Engagement rates have long be sought after when it comes to social media success.

We need likes! We need more fans and followers! Let’s boost that for more reach! Pay for ALL the video views!

But for plugged-in marketers, whisperings of engagement and engagement rates being “dead” are all around us.

So what’s the deal? Should you be measuring engagement rates as part of your social media metrics?

Here’s our stance.


Harsh Truths Surrounding Engagement

First, the bad news (I knew this was coming back in July!).

When discussing engagement rates with one of my networking groups, Kimberly Price, Senior Content Strategist at Merkley + Partners, had a few direct quotes that raised some eyebrows.

Her social tech vendor had this to say about engagement rates (ER):

“ER has been universally denounced as a metric for success. This is largely because ER is misleading since it’s based on the denominator in the equation: if you have low impressions your ER looks higher than if you have high impressions. That’s why it looks off when you bid for reach.”

And her Facebook rep had similar sentiments:

“Engagement isn’t a metric we recommend clients focus on, given that likes and other engagement have repeatedly demonstrated limited correlation with business outcomes like offline sales or brand lift. This is why we introduced the Brand Awareness objective, which optimizes campaigns to deliver to those who are most likely to pay attention to your content, rather than engage. Attention directly correlates to higher ad recall which drives brand metrics and is an important measurement for most brands.”

So does all of this mean we should stop looking at engagement rates?

Not so fast.

Engagement Rates Are Still Worth Tracking

The B Squared Media team agrees that engagement rates aren’t worth throwing out completely.

As I recently wrote in a post for {grow} on social analytics, we are usually asked to look at three types of KPIs:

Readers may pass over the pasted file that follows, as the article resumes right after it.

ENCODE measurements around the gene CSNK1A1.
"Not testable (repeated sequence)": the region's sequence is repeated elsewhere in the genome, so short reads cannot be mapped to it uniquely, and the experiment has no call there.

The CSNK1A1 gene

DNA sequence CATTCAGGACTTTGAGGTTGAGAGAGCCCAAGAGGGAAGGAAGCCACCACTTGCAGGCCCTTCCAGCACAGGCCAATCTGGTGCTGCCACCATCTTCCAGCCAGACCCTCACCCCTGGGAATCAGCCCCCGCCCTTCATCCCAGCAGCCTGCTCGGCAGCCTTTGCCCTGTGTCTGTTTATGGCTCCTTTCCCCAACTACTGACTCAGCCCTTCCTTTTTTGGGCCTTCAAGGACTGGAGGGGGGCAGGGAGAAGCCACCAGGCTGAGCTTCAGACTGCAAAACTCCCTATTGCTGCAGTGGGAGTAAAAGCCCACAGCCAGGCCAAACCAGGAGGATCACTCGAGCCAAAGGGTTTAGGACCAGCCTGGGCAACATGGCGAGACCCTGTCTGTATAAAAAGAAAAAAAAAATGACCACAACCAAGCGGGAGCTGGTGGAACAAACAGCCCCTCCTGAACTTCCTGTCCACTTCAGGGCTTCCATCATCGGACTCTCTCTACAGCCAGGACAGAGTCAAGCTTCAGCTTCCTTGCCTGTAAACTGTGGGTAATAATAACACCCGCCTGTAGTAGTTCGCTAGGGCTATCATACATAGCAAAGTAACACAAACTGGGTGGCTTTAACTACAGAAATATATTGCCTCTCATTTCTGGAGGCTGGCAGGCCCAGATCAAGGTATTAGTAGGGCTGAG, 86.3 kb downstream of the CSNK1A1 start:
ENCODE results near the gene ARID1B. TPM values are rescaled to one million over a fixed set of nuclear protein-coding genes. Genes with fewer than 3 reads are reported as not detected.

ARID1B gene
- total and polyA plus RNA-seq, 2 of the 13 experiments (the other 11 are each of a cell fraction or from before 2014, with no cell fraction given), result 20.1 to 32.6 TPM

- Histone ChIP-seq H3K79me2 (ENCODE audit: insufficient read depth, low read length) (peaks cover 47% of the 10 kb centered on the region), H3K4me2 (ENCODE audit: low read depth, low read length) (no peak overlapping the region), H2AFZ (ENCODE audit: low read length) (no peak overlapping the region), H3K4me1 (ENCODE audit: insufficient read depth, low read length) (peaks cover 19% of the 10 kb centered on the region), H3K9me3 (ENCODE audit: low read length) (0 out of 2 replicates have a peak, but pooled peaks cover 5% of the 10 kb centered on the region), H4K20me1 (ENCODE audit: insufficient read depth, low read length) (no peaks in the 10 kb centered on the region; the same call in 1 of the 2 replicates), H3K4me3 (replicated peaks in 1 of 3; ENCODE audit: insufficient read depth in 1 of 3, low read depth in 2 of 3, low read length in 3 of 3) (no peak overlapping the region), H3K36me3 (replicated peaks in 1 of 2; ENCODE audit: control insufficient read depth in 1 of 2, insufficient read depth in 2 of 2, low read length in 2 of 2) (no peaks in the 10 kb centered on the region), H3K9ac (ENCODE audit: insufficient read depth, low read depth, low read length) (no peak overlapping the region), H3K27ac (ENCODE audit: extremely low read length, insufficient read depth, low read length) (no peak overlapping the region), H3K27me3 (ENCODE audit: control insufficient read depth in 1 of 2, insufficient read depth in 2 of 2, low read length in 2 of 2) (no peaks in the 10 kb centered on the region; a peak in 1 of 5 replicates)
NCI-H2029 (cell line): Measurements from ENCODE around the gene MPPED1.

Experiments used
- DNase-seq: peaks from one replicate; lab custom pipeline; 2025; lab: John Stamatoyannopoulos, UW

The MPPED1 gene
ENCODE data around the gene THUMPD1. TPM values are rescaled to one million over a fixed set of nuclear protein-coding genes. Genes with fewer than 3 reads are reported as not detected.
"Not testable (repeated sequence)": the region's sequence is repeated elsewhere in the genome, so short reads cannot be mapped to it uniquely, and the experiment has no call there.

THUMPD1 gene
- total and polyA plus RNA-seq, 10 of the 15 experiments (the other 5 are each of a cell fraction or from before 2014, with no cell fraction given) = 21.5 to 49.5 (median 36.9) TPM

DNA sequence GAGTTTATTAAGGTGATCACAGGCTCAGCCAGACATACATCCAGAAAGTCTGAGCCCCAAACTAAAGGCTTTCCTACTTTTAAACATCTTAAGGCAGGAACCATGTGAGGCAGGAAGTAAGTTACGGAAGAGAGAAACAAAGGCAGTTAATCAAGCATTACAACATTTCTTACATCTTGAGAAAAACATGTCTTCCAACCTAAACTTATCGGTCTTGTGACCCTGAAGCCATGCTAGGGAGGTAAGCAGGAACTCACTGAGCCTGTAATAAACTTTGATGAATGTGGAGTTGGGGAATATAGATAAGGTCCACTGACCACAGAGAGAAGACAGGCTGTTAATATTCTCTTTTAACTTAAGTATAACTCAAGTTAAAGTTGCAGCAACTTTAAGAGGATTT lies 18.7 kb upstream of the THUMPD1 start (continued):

1. Awareness
  2. Engagement
  3. Conversion


Engagement rates still “count” for us for many reasons, with one of the biggest being the ability to understand the success of our content marketing efforts.

Using engagement to understand which pieces of (organic) content are resonating with our audiences then helps us uncover:

  • The types of content to continue creating or curating — and what to stay clear of
  • Which posts may bode well for boosting or promoting with ad dollars

Additionally, engagement rates allow us to see if the interest of fans on a particular platform have increased, decreased, or remain stagnant in their connection to the brand; which may indicate that other platforms need more/less attention.

Lastly, we still look at engagement rates as a pretty solid indicator that fans are still listening to what we have to say.

Especially when it comes to engagements like:

  • Brand/product feedback
  • Reviews
  • Share of voice and volume, like mentions or use of brand or campaign hashtags

No, you simply can’t say engagement rates don’t matter at all, or EVER.

What’s Next?

My advice? Don’t rely on one social media metric to gauge success.

As for engagement rates, aim to have a steady supply of engagements; erratic rates can come from weak and greedy advertising.

Remember that engagement can be a flawed metric. Flawed, but not necessarily failing.

And not dead. Not in our book.

Do you rely on engagement rates as part of measuring your social success? Why or why not? Let us know in the comments section below!